Every Saturday I share three simple things that brought me happiness during the week. These posts may grow or change as time passes. Please feel free to share your own simple joys in the comments section!
Sorry…I am a little late to posting. It has been quite the week, and the upcoming week will be even busier!
April 21-27, 2018
1. Songs that recall happy memories.
Do y’all have songs that transport your mind to a time in your past? It seems like the radio has been playing such songs all week. I have mentally traveled from my first cheerleading camp to the Grand Canyon with a stop in Victoria, TX.
What songs bring back memories for you?
2. Speaking of music, this pianist is incredible.
My mom told me that I would regret my childhood refusal to practice the piano…
(…and those ten songs just took me on a mental journey my freshman dorm room to the Woods Family Camp. After that, I sat in my car for a while, attended a PIU chapel service, arrived back in Tyler, TX, and visited my high school youth group). Music is truly incredible.
3. Coffee-flavored yogurt is back at Aldi.
When I started planning for National BLT month, I had to Google* a list of foods that begin with the letter T.
…tangelo, tapioca, tamales, tahini…
Seeing tiramisu on the list, I returned to Google. I knew that tiramisu is cake, but I didn’t know what made this cake special.
In August 2015, I started working at my school’s on-campus coffee shop, The Brewin’ Den. I loved that job. From behind the counter, I met so many students that I otherwise would have never talked to. I loved brightening each student’s morning by making coffee for them.
As a barista, I could be creative with flavors. The statement, “make me anything with an extra shot” made my day.
I got free food, and trust me — day-old scones are SO edible!
And I got paid. Yes, even minimum wage (plus tips) looks good as a college student!
It was an all-around great job.
Perhaps one of the biggest results of the job was that I slowly grew to like coffee. As I played around with flavors, I realized that black coffee is simply a canvas for flavorful artwork.
So step into my studio…
- 2/3 cup milk
- 1 tablespoon Blind Spot Peanut Butter Brownie
- 1/2 tablespoon honey, or more (depending on desired sweetness)
- 1/2 teaspoon vanilla extract
- 1 tablespoon cocoa powder
- 1/2 cup fresh hot espresso or strong coffee
- In a small saucepan set over medium heat, combine the milk, peanut butter, honey, and vanilla, stirring until smooth.
- When mixture is steaming, whisk in cocoa powder. Continue whisking until mixture is frothy.
- Pour the hot coffee into a mug.
- Add the frothy milk mixture and serve immediately.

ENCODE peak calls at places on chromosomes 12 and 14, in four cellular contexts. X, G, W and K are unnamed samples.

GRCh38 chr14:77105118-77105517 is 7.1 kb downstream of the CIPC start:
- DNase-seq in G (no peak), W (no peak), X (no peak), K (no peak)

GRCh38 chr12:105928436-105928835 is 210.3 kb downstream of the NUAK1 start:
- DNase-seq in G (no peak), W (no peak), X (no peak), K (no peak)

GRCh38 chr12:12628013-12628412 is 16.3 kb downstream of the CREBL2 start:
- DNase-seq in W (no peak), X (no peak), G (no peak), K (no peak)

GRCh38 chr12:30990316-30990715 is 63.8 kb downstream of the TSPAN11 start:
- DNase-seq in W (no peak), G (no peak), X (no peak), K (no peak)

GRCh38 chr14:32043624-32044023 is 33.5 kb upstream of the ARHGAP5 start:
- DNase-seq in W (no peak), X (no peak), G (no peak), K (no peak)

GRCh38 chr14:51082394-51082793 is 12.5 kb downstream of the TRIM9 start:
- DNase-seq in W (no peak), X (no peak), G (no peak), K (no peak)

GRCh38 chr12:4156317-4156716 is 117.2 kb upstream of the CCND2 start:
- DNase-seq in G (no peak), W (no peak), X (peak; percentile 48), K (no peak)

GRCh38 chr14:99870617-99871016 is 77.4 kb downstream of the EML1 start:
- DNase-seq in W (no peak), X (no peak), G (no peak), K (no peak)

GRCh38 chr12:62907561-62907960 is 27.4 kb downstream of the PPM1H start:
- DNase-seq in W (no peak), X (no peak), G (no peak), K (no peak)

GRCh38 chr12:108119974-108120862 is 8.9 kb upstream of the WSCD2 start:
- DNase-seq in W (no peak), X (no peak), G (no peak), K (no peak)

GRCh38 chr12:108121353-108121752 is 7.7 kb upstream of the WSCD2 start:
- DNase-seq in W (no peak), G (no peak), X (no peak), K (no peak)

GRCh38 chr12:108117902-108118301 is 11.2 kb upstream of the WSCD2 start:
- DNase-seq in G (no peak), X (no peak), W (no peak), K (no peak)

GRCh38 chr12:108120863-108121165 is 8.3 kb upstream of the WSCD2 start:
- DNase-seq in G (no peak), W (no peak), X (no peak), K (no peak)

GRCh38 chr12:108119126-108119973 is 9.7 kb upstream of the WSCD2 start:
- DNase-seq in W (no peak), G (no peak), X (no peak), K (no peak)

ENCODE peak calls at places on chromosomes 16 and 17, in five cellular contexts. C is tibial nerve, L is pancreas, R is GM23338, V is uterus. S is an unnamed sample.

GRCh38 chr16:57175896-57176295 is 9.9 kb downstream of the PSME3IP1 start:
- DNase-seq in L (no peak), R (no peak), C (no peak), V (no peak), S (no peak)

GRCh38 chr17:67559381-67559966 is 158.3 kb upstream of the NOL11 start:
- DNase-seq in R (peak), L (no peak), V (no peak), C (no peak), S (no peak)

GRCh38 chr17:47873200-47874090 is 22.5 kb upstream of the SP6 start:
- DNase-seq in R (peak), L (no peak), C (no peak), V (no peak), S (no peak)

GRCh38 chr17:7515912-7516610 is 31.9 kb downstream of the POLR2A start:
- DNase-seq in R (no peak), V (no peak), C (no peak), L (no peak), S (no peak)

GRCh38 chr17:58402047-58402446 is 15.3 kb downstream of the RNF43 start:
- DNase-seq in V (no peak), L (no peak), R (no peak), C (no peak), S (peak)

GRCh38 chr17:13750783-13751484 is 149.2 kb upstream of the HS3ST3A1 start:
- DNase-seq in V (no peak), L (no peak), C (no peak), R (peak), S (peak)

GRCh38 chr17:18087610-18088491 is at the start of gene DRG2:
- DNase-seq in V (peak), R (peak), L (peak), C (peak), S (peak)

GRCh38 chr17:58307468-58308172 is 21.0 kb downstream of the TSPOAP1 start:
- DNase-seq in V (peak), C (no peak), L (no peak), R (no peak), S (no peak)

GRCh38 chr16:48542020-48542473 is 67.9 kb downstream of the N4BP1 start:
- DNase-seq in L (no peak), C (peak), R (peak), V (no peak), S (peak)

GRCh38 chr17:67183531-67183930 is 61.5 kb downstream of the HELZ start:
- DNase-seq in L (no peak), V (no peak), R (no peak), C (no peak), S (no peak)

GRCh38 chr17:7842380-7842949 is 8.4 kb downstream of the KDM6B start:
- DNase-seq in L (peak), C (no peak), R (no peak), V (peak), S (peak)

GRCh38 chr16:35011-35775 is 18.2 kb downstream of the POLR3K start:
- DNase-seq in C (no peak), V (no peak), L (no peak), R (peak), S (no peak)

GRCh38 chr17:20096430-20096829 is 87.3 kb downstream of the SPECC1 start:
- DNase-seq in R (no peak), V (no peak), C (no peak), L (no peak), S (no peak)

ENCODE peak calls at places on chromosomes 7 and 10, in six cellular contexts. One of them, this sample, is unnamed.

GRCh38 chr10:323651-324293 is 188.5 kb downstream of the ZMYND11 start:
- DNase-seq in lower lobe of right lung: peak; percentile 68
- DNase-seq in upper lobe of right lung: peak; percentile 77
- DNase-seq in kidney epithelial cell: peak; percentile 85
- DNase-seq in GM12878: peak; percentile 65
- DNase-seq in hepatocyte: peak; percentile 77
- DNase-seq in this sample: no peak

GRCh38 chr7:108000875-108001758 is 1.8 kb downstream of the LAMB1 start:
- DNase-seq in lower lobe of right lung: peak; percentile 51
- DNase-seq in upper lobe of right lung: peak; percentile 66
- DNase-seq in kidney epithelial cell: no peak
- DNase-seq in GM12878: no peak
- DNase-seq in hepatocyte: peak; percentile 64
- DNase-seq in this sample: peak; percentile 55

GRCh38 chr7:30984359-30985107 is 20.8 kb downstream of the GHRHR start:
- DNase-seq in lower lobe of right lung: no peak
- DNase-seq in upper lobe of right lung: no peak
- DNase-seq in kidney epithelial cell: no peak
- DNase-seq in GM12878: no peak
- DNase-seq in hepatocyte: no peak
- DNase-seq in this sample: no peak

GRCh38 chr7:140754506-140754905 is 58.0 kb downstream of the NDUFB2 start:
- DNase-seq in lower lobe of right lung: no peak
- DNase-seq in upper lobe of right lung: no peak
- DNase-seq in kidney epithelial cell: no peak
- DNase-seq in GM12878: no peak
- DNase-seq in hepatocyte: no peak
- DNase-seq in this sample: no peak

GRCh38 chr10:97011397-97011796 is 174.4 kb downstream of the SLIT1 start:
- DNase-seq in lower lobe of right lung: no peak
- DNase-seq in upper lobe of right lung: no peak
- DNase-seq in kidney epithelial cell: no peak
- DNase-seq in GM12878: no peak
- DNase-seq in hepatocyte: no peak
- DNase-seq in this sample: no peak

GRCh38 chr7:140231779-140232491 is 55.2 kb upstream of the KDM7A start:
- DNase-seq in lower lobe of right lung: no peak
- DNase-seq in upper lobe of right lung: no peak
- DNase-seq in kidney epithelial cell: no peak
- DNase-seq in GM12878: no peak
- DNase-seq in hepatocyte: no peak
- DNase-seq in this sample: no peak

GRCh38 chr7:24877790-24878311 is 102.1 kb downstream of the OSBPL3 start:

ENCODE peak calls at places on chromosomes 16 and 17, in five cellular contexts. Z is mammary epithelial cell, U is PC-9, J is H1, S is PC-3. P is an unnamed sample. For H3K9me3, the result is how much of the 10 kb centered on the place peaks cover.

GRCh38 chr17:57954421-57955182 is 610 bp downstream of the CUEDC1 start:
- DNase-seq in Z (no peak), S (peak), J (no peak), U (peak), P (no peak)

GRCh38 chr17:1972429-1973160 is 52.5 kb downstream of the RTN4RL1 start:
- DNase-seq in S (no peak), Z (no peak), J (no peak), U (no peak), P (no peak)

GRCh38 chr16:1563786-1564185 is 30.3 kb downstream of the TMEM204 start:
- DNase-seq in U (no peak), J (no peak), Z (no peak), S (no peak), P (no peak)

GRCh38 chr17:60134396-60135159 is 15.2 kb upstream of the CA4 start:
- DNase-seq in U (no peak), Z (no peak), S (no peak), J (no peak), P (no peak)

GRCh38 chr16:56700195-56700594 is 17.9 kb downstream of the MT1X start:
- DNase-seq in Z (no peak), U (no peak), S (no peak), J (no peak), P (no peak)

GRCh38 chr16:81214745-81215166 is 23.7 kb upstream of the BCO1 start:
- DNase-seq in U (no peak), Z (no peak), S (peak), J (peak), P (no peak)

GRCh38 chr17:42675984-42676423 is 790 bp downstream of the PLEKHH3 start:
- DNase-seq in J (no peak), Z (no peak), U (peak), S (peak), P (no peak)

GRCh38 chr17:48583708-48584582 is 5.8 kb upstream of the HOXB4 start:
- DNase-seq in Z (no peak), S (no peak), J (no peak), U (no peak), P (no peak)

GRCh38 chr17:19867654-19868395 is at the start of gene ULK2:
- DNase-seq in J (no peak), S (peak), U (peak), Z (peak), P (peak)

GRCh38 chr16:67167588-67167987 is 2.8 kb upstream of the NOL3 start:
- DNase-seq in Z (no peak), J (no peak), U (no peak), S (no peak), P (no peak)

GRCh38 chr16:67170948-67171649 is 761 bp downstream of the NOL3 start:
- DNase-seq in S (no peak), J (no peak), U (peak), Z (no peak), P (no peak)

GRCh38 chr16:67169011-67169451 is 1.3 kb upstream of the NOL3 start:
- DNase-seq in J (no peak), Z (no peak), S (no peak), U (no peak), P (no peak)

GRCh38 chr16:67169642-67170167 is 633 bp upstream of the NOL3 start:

Recipe adapted from I Love Peanut Butter.
I am told that hot coffee is wonderful on a cold morning, but I cannot personally attest to that fact. Although my mom drinks straight black coffee on a daily basis, I have no affection for the bitter drink. However, I am always seeking for unique ways to cook oatmeal, and using coffee as the base sounded like an interesting approach.
To my surprise, I loved this oatmeal! The dark taste of coffee was indeed warming, and the gingerbread flavor was perfect for a wintry morning.
Gingerbread Latte Oatmeal
- 2/3 cup strong black coffee
- 1/3 cup water
- 1/2 cup oatmeal
- 1/4 teaspoon cinnamon
- 1/2 teaspoon ginger
- 1/8 teaspoon cloves
- 1/4 teaspoon vanilla
- 1 teaspoon honey
- Bring water and coffee to a boil
- Reduce heat to medium and stir in oatmeal
- Add cinnamon, ginger, cloves, and vanilla
- Stir in honey before serving
Adapted from theoatmealartist.com
Maybe it’s creepy, but watching people is one of my favorite things to do. I find people fascinating–they each have their own thoughts, problems, dreams, inner conversations, goals, struggles, ideas, opinions, lives.
As I write this, I am sitting in the coffee shop at my school. To my right, groups of friends are laughing about their mornings. At a nearby computer, two girls discuss a presentation they are giving this afternoon. Upperclassman philosophize about Christian traditions. Two boys play an aggressive game of Ping-Pong while two other boys sit nearby and eat lunch. The coffee machine whirls as sleep-deprived students swipe their credit cards. A dorm-mate asks to borrow a highlighter. The microwave dings as Ramen Noodles finish cooking. The ignored television displays the weather–sunny and 75. Education majors practice an upcoming lesson. People are singing, chanting, reciting, bickering, teasing.
At face value, we seem similar–primarily Caucasian, Christian students in our standard class dress code. But we are all different. We are all uniquely struggling. We are all distinctly pressing towards our futures. Our varieties far outnumber our likenesses.
Unique. Different. Distinct.